JC: I read a bit last week where Noel Coward said that all any artist can do is what pleases him and just hope the audience also likes it. You should try it out `on the road' first, like an actor.

Virgo: Maybe I will.

JC: Back to the serious stuff. As vice-chairman of the professionals' governing body you have to think about other trends in the game. What developments do you have in mind?

Virgo: I would like to see closer links with the amateur governing body, particularly regarding players applying to turn professional, and some sort of development of 'club' professionals.

JC: That's not a popular idea among the pros who speak to me.

Virgo: I honestly think the set-up has never been fairer. I've mentioned the opportunities open to all players to get into the top 16. If you're in the top 16 you're guaranteed £20,000 a season just for turning up - things like the Benson & Hedges, Pot Black etc. Nobody can complain - everyone has a chance. But if after three years a player hasn't even earned a merit point then we should be looking at ways of phasing them out and they would then have to compete each year for a 'tournament ticket'. If they didn't get that ticket they would still be `club' professional members of the WPBSA.

For every ranking tournament today there is a qualifying round—there's four of them. We can't refuse good players so we let them become pros but, instead of them playing in four qualifiers they would only play in one big one to qualify for 'the circuit' rather than each separate event. In a way we might therefore come full circle —there would be just one 'qualifier' per year as there used to be for us when only the world championship counted.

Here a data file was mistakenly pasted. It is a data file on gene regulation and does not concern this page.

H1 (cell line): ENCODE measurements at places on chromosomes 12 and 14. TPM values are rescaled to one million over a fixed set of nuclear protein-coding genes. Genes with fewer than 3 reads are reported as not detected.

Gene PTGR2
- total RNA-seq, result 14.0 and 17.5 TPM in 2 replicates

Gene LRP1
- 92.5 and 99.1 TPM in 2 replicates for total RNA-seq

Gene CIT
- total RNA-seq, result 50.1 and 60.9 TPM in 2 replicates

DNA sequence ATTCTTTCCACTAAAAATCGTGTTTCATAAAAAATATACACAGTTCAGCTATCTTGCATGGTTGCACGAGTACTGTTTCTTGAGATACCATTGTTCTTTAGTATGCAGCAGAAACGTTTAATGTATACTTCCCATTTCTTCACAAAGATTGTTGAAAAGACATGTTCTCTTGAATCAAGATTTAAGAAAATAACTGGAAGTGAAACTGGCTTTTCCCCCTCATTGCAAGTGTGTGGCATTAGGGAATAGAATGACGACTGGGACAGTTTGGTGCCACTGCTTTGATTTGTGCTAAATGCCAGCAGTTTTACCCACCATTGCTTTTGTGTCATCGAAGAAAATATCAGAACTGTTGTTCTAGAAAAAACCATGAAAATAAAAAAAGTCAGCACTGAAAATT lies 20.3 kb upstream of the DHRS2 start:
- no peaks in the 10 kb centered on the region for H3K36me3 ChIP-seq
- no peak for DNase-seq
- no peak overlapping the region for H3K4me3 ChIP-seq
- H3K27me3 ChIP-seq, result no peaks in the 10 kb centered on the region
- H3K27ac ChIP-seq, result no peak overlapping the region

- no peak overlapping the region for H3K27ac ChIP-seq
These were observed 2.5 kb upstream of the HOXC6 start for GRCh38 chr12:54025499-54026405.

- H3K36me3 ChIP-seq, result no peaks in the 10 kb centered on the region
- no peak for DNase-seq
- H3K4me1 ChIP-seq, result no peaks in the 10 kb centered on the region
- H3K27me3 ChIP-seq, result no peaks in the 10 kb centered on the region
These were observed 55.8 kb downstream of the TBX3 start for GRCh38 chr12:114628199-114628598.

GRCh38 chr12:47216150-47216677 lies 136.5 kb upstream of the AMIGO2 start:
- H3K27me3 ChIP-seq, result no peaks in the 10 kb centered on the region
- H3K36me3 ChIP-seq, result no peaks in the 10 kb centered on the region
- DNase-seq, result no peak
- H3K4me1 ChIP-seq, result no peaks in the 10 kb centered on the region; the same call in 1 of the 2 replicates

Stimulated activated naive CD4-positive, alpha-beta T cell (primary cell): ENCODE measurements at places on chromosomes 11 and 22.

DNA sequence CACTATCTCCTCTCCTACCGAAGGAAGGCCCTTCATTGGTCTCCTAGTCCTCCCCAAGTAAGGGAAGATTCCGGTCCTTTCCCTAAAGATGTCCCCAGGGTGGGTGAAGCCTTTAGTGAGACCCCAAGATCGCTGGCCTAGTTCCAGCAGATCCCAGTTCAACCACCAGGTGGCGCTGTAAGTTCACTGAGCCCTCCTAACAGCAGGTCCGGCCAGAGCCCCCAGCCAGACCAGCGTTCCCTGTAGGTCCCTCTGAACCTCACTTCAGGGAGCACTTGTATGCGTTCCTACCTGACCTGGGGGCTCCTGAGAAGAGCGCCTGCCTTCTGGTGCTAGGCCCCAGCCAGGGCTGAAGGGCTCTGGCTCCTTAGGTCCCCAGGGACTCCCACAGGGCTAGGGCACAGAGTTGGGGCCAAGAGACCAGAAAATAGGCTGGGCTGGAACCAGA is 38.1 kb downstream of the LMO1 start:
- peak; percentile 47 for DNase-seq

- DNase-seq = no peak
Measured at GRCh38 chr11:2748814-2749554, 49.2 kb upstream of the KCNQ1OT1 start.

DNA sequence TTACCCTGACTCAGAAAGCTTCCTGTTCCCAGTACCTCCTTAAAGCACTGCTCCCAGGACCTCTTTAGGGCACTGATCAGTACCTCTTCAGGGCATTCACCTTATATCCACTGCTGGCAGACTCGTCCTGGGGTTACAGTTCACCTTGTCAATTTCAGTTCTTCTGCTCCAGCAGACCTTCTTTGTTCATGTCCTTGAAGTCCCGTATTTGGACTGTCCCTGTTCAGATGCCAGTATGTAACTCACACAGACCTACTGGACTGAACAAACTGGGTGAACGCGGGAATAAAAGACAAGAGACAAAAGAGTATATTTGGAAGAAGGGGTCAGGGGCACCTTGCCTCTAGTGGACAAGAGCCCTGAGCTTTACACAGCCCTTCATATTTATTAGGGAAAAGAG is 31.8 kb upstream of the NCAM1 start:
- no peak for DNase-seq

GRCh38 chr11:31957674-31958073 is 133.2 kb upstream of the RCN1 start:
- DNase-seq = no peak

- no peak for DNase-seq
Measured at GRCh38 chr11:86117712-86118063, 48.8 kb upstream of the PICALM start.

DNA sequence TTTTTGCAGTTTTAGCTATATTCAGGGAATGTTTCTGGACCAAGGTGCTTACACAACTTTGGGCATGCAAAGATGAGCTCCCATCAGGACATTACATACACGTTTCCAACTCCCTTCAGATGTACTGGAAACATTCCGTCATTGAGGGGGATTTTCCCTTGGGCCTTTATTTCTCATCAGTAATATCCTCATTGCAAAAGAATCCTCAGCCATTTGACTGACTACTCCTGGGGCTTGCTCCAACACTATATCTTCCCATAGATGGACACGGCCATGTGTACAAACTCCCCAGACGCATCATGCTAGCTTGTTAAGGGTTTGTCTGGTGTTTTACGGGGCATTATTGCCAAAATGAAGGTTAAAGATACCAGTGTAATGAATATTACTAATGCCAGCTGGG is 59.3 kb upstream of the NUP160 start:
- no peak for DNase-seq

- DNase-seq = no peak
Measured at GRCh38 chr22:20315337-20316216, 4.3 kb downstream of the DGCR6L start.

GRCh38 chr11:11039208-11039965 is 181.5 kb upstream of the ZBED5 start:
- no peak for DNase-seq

JC: I've always said that having a large number of professional players was no problem to anyone but the organizer of the tournament. Of course it costs more but your lot - the WPBSA - is now worth millions, what's so wrong with maybe as many as 200 professionals, playing in four qualifiers a year?

Virgo: There wouldn't be time. Already we're pushing through qualifying matches in the few weeks available to us and many players are forced to start a match at 10am and possibly still be playing another round on the same day. at 11pm. No-one can do their best in these conditions and the players are being forced to play at quite unnatural times of day. Nobody plays snooker at 10 in the morning by choice.

There is another thing: Ray Reardon, Willie Thorne and myself make up the sub-committee that considers new applications. Because there is so much dead wood already in our ranks we have to be very fussy and this means that the young players coming up, however talented, will be refused membership just because of the sheer weight of numbers. That can't be fair to them. Remember, nobody gets too old for snooker, nobody retires, so where do we stop? We're reaching saturation and to me the answer is clear - a professional is supposed to be a person at the top of his sport - not just an average player.

At present we're forced into unsatisfactory conditions to cater for people who should not be professionals. If they've had ample time to prove themselves and achieved nothing they should not be on the tournament circuit. If we accept people who are not good enough we do them no favors — they either crack up under the strain of disappointment or they become embittered. Pressure is something you can't see on television - you can only feel it - and this deceives many good amateurs who think they can beat everyone they see on the box.

JC: It doesn't sound very hopeful for the new generation.

Virgo: The 'circuit ticket' idea won't come about for a few years yet. My advice to all young players is - we've signed all the TV contracts until 1990, so it's not going to end tomorrow. There's no great rush and I firmly believe that the amateur game is still the best grounding. They would serve an apprenticeship and my idea means they'd get three years to do it. They would still have a chance after that to get back in. The door would not be closed.